I have read the most balanced article I have seen yet on genetically modified foods. Written by Sir Robert May for the Office of Science and Technology it can be obtained on uk/ost/ostbusiness/gen.htm or from the DETR. I recommend it to all.

A good question posed is how long is intensive agriculture sustainable in the long run? We apparently spend 10 calories of fossil fuel energy to put one calorie of food on the table. One hundred years ago the ratio was 1:1, and in hunter-gatherer times it was one unit of energy for 10 on the table – or should that be cave floor? &#42

Heavy rain in March means seed potatoes are still in the bag at Howe Estates. But Kevin Littleboy has put time in the office to good use collecting chemical quotes and reading up on GMOs.

Dennis Ford

Dennis Ford farms 384ha

(950 acres) from Home

Farm, Hinton Parva,

Swindon, Wilts. One-third is

owned, two-thirds tenanted

and a small area contract

farmed. Cropping is winter

wheat, barley, rape and

beans, plus spring rape,

linseed and flax

AT long last we have been able to get on. Having panicked for the past four months about all of the work ahead of us, we have caught up with ourselves.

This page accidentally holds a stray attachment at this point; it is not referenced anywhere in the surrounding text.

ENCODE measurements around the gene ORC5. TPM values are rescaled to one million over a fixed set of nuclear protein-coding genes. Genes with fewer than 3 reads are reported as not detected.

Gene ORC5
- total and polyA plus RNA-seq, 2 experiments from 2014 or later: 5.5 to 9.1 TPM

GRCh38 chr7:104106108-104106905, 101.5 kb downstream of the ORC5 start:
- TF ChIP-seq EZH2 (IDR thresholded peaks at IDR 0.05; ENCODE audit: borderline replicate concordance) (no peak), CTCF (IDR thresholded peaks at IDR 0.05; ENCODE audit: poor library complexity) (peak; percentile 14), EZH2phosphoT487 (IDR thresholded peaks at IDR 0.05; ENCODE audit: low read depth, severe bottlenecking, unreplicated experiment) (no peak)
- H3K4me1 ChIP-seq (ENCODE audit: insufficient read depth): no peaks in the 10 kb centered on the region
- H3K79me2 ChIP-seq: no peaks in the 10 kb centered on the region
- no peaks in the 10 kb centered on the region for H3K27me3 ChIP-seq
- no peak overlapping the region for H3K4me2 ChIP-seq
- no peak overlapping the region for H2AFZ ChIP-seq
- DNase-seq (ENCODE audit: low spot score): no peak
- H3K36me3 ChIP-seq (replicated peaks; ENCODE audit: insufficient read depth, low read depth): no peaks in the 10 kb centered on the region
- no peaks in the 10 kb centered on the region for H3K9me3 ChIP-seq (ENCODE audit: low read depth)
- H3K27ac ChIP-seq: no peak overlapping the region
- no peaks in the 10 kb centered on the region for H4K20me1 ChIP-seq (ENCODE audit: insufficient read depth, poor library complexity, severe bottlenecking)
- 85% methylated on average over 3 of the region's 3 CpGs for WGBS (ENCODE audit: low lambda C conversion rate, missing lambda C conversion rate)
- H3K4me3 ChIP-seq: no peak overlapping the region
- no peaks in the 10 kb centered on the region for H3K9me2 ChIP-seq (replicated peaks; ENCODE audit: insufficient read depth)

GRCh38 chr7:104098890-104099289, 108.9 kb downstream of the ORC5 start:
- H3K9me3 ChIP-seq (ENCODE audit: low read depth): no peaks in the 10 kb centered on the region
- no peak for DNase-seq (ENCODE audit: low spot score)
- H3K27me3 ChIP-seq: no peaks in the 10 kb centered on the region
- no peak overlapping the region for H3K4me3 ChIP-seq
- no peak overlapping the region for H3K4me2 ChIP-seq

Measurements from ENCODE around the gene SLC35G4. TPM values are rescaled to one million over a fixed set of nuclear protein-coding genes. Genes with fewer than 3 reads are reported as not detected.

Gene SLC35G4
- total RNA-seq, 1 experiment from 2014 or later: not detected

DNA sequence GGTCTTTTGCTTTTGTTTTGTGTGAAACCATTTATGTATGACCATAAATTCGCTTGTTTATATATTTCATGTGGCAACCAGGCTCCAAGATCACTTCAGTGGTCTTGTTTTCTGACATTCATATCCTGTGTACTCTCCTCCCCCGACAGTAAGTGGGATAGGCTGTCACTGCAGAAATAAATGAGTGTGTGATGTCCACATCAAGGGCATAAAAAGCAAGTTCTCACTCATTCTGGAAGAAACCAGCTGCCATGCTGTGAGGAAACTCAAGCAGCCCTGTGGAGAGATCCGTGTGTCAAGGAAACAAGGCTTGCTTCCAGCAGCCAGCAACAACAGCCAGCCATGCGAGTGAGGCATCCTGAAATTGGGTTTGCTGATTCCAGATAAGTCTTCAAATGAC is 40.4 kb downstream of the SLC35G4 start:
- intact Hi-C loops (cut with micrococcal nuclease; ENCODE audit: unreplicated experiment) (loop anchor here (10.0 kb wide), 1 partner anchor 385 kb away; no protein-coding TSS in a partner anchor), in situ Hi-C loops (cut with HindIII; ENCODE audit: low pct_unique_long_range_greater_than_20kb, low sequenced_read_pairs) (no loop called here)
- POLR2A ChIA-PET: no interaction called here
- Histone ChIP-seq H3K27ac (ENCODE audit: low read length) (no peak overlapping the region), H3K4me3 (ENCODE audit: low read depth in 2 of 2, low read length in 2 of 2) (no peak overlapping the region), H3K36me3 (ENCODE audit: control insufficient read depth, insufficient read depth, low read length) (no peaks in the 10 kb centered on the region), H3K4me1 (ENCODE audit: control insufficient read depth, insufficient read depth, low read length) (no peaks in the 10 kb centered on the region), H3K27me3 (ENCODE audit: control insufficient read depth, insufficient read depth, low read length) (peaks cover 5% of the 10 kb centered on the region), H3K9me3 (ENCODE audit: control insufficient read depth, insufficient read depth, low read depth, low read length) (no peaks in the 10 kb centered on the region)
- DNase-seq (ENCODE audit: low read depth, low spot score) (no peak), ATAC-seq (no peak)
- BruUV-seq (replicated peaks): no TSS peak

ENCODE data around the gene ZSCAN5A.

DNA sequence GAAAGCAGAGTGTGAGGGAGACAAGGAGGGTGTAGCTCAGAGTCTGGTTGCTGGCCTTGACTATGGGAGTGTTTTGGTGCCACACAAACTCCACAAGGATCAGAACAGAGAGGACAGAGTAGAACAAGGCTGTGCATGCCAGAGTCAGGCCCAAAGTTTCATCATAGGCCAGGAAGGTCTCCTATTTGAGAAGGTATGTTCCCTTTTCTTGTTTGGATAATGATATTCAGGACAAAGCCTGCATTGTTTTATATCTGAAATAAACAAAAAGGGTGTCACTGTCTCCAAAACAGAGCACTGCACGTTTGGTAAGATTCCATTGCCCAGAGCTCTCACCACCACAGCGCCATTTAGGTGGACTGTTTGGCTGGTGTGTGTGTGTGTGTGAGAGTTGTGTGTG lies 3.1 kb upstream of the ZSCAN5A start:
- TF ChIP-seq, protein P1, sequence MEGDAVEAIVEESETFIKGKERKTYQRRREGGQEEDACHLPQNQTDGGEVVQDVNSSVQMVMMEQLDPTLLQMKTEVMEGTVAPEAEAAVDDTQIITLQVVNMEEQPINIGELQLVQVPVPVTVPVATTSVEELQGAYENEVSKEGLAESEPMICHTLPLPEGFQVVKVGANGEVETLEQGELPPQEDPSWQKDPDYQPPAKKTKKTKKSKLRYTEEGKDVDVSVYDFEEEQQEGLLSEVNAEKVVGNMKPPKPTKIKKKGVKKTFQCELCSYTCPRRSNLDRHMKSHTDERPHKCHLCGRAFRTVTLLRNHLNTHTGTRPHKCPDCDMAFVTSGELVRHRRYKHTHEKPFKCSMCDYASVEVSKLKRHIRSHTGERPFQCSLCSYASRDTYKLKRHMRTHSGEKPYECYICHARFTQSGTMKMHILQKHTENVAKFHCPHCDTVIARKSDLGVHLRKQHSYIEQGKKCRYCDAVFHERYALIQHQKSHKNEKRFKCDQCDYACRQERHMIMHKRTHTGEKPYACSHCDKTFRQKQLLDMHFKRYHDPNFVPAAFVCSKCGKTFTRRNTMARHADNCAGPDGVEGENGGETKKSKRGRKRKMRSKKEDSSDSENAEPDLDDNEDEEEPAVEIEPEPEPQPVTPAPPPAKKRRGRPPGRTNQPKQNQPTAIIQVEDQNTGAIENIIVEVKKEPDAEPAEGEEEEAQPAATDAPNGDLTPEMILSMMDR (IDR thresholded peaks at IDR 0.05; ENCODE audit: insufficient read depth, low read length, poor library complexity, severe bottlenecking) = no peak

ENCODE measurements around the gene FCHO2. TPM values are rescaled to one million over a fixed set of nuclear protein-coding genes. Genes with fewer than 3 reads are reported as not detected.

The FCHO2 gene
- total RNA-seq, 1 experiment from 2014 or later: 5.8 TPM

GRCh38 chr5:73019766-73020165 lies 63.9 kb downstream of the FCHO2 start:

Drilling of Optic spring barley has been completed, with the crop going into a good seed-bed. This has been on the easier soils of the downland with a seed rate of 325 seeds/sq m. Having waited for the conditions to be right for spreading the sewerage cake, we were able to disc and cultivate straight behind it, followed by drilling and rolling.

Jupiter spring linseed has also been sown with the same operations. However, the field which was due to have winter beans, then spring beans because we didnt get the winter ones in, is still too wet to be ploughed. By the time conditions are good enough to go it will be too late for any beans, so that will have to go into something else.

All bar the wettest fields of the winter wheat have had 44kg/ha (35 units/acre) of nitrogen. Oilseed rape has had a total of 125kg/ha (100 units/acre) so far with the remainder due to go on as soon as we can travel again, taking the total to 212kg/ha (170 units/acre).

We have also been able to complete our winter spray programme. The worst blackgrass fields had a spray of Topik (clodinafop-propargyl) at 0.125 litres/ha plus Galion adjuvant at 1.0 litres/ha. Those fields with a lower infestations received IPU at 3.0 litres/ha. We held back the nitrogen until this spray programme was complete as there seemed no point in feeding the weeds.

As this is my final instalment in the Farmer Focus columns, I would like to thank all of you who have read these articles. A special thank-you to those who have passed comments back to me – they were always welcome, and sometimes very helpful for the farm and my writing. I wish you all good luck for this and future harvests. &#42

We have caught up, says Wilts grower Dennis Ford, in this his last Farmer Focus column. Oilseed rape is ready for its final nitrogen.